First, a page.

I also used the PEP Microsoft Word worksheet to record my answers. This was very helpful for organizing and presenting my thoughts, though I discovered that Word text form fields, which are used in the worksheet, have some peculiar properties that I cannot find documented anywhere. Text was easy to enter, but it was sometimes difficult to edit. (Hint: If you are having trouble positioning the cursor within your text, try using the arrow keys.) Were I to do everything over again, I think I would keep the PEP worksheet open in one Word window, but type and edit my text in another. When I was satisfied with an answer, I would copy and paste it into the PEP document. (PEP may try making a PDF form with Acrobat next time it perceives a need for such a mechanism.)
Getting It Down. I would recommend developing a good overall view of what you want to say before you start answering specific questions or even studying the questions in detail. This will help assure that you get to say all the things you believe are important. You might even jot down indications of the points you want to make. There will still likely be issues you have not considered that will be raised by the Study Guide, but this approach will minimize the problem of what to say and focus your attention on where to say it. That the PEP worksheet extracts the questions from the full Study Guide text is helpful at this point, and it might be useful to assign your points to make to specific questions. I did find myself making similar statements in more than one place, but this is probably inevitable and possibly even desirable (see below).
One’s psychological makeup or intellectual preferences may have a bearing on how comfortably you are using the Study Guide. I found myself wanting first to write a summary of my reaction to the draft covenant, whose conclusions I could then support with specifics, but the Study Guide focuses on the particular before it treats the general. Episcopalians with my inclinations may want to answer the last few questions before returning to the first ones. I was concerned about procrastinating, so I forced myself to begin at the beginning and skip no questions. No one will know if you do otherwise, however.
Aggregating the Answers. Some people have suggested that the difficulty of the questions asked in the Study Guide and the short time allowed for responses (less than two months) will mean that few responses from Episcopalians will be forthcoming, and most of those will be from institutional respondents. (I see that the General Convention deputation from the Diocese of New York has posted its answers to the questions on the Web.) Some cynics have suggested that the Executive Council actually wanted to discourage responses and wasn’t planning to pay much attention to those it did receive. I’m not that cynical, but I do wonder if the Study Guide authors considered carefully how data was to be handled. Whereas multiple-choice and true-false questions can be reduced to easily assimilated statistics, complex essays cannot be. Moreover, answers will likely be long. Although I cannot know if the length of mine will prove typical, the answers from the New York deputation certainly cannot be described as terse.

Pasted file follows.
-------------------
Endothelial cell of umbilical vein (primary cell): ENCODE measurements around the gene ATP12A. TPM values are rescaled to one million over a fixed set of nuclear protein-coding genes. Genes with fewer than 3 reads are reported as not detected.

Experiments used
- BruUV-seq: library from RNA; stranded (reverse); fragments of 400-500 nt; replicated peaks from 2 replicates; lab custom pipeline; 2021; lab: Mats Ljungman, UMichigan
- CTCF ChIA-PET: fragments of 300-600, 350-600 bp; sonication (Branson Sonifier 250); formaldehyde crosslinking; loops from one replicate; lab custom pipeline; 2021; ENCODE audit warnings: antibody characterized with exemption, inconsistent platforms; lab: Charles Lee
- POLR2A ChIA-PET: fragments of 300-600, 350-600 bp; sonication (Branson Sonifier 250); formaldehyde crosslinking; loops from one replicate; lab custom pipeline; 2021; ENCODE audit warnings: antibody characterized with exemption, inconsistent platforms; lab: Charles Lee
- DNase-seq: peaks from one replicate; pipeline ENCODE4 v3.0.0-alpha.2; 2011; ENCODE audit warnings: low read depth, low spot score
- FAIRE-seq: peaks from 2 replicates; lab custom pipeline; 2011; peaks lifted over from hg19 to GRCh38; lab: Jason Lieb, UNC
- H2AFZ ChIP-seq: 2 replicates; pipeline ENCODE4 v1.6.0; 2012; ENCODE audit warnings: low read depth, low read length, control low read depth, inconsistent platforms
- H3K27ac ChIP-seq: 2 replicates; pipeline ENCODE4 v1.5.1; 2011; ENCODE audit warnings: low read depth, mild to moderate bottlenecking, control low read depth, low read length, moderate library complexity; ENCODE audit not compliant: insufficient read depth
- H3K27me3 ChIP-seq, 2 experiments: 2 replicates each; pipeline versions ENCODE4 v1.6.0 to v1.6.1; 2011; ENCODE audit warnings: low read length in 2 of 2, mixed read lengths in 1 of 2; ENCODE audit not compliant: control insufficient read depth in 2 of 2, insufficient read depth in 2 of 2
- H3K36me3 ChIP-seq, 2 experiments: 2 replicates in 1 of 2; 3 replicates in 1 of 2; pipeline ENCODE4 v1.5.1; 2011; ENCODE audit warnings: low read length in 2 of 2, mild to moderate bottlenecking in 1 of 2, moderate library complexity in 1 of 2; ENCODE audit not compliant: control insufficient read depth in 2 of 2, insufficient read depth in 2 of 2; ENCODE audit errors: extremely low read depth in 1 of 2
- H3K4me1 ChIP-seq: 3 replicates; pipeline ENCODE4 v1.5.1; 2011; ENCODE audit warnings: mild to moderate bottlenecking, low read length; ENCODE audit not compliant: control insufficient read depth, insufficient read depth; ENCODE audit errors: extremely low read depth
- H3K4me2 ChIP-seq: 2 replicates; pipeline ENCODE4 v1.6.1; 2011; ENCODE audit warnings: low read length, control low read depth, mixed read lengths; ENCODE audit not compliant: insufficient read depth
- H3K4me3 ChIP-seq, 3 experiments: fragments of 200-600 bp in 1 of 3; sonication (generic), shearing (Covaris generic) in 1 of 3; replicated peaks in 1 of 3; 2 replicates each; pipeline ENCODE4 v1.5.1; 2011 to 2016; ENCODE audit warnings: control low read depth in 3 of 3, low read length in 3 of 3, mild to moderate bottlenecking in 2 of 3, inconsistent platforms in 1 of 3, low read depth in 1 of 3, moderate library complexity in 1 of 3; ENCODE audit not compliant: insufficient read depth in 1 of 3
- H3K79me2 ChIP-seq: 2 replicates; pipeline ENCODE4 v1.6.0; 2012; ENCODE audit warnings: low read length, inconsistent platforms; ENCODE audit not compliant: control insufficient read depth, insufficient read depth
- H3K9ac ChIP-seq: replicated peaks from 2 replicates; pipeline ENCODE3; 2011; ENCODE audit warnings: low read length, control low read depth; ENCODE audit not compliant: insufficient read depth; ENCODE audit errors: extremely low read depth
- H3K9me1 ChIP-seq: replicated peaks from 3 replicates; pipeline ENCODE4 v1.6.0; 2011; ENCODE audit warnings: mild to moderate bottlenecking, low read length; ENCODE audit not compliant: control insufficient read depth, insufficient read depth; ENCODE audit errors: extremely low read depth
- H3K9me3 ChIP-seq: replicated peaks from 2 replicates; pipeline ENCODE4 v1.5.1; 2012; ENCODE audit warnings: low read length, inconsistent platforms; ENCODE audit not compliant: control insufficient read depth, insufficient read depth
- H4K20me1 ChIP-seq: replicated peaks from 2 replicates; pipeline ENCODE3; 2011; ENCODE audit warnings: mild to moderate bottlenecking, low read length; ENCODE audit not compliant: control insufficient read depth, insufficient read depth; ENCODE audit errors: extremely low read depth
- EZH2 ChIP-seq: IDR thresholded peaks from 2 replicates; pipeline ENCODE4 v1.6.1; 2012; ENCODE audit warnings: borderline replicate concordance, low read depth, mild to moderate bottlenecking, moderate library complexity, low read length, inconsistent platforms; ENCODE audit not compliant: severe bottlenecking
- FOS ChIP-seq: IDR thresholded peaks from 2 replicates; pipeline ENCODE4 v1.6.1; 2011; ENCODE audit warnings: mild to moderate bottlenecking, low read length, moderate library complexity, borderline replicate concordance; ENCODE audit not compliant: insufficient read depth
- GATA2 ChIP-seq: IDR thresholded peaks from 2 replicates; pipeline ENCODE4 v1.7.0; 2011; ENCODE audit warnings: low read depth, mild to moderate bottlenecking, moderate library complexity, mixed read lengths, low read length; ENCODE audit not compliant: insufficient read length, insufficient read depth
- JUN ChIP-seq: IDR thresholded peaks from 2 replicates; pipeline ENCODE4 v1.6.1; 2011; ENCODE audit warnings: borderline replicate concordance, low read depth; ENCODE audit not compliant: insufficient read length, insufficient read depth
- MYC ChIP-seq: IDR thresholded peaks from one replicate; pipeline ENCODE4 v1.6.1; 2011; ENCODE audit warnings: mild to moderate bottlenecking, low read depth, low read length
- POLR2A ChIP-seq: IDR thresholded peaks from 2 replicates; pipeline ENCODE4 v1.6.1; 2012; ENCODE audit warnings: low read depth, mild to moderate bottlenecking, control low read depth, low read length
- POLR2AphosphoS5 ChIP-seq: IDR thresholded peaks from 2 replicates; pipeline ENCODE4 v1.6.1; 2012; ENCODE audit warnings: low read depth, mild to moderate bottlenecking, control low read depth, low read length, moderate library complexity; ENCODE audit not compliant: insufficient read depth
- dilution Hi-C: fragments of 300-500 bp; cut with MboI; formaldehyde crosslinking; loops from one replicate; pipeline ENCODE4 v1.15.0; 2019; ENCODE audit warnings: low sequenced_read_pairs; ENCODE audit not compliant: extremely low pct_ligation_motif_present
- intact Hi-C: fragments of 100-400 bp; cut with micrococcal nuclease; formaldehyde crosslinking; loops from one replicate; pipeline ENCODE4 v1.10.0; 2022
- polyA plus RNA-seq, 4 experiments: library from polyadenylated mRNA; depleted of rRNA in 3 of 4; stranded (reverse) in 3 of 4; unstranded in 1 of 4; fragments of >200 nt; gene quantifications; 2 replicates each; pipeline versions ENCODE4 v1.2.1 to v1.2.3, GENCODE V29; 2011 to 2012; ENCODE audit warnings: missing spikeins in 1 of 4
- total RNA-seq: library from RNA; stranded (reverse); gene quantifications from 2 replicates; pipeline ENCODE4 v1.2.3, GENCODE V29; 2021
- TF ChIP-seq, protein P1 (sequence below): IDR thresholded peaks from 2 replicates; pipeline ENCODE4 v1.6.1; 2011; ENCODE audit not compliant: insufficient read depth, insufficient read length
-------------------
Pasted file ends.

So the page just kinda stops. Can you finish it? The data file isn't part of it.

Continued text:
Will those responsible for presenting the responses of Episcopalians to the Executive Council analyze data by question or by whole response? Will they try to reduce answers to statistical summaries, or will they try to identify responses from particular people or groups that are somehow representative of distinct positions? Who know? That there is only a week between the deadline for responses and the beginning of the June Executive Council meeting makes me thankful that I personally don’t have to figure out what to do.
The data-analysis problem actually has consequences for respondents. One should not worry about making a point more than once, particularly if it is especially pertinent to more than one question. The redundancy makes it more likely that your voice will be heard. Since all one’s answers may not be kept together, it is a good idea to avoid cross-referencing your answers; repeat a point if it needs to be made in more than one place. On the other hand, it would be wise to be sure that you actually do answer every question directly and in the form it is asked. This will help assure that the points you make are noticed and not misunderstood.
Good Luck. If you’re planning to submit your responses to the Study Guide, be aware that you have less than two weeks in which to do so. (Answers are due by June 4.) Time to get to work if you have not already begun. Good luck!